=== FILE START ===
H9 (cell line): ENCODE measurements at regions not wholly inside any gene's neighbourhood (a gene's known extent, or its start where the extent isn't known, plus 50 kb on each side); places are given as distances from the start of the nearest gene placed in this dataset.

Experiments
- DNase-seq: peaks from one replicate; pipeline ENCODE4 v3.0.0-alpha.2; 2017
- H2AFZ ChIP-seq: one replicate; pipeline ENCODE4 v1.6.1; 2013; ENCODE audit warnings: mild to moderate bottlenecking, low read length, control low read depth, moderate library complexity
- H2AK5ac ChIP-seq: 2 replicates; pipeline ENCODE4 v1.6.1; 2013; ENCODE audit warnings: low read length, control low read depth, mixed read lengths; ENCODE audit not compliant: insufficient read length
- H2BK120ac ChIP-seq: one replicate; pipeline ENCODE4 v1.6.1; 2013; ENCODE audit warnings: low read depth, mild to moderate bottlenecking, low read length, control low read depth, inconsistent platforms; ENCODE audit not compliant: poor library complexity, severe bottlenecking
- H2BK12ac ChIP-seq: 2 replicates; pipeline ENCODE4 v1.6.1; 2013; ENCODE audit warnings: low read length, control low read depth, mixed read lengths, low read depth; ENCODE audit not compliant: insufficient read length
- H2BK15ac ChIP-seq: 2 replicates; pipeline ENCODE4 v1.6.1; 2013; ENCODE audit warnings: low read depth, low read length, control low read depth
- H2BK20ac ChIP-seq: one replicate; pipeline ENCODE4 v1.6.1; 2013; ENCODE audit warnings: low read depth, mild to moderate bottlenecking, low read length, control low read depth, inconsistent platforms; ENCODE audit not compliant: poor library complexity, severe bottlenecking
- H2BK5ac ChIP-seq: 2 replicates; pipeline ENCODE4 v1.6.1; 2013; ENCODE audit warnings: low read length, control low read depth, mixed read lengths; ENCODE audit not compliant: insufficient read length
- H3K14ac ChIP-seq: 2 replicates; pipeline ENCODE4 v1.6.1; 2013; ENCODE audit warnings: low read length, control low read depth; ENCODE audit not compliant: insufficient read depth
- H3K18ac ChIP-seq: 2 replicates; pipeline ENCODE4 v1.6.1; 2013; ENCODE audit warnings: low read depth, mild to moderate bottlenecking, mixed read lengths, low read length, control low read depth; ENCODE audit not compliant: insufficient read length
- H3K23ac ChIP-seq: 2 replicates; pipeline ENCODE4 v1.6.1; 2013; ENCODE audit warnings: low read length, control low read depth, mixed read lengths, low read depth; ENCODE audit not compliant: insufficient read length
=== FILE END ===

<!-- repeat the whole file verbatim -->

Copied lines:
H9 (cell line): ENCODE measurements at regions not wholly inside any gene's neighbourhood (a gene's known extent, or its start where the extent isn't known, plus 50 kb on each side); places are given as distances from the start of the nearest gene placed in this dataset.

Experiments
- DNase-seq: peaks from one replicate; pipeline ENCODE4 v3.0.0-alpha.2; 2017
- H2AFZ ChIP-seq: one replicate; pipeline ENCODE4 v1.6.1; 2013; ENCODE audit warnings: mild to moderate bottlenecking, low read length, control low read depth, moderate library complexity
- H2AK5ac ChIP-seq: 2 replicates; pipeline ENCODE4 v1.6.1; 2013; ENCODE audit warnings: low read length, control low read depth, mixed read lengths; ENCODE audit not compliant: insufficient read length
- H2BK120ac ChIP-seq: one replicate; pipeline ENCODE4 v1.6.1; 2013; ENCODE audit warnings: low read depth, mild to moderate bottlenecking, low read length, control low read depth, inconsistent platforms; ENCODE audit not compliant: poor library complexity, severe bottlenecking
- H2BK12ac ChIP-seq: 2 replicates; pipeline ENCODE4 v1.6.1; 2013; ENCODE audit warnings: low read length, control low read depth, mixed read lengths, low read depth; ENCODE audit not compliant: insufficient read length
- H2BK15ac ChIP-seq: 2 replicates; pipeline ENCODE4 v1.6.1; 2013; ENCODE audit warnings: low read depth, low read length, control low read depth
- H2BK20ac ChIP-seq: one replicate; pipeline ENCODE4 v1.6.1; 2013; ENCODE audit warnings: low read depth, mild to moderate bottlenecking, low read length, control low read depth, inconsistent platforms; ENCODE audit not compliant: poor library complexity, severe bottlenecking
- H2BK5ac ChIP-seq: 2 replicates; pipeline ENCODE4 v1.6.1; 2013; ENCODE audit warnings: low read length, control low read depth, mixed read lengths; ENCODE audit not compliant: insufficient read length
- H3K14ac ChIP-seq: 2 replicates; pipeline ENCODE4 v1.6.1; 2013; ENCODE audit warnings: low read length, control low read depth; ENCODE audit not compliant: insufficient read depth
- H3K18ac ChIP-seq: 2 replicates; pipeline ENCODE4 v1.6.1; 2013; ENCODE audit warnings: low read depth, mild to moderate bottlenecking, mixed read lengths, low read length, control low read depth; ENCODE audit not compliant: insufficient read length
- H3K23ac ChIP-seq: 2 replicates; pipeline ENCODE4 v1.6.1; 2013; ENCODE audit warnings: low read length, control low read depth, mixed read lengths, low read depth; ENCODE audit not compliant: insufficient read length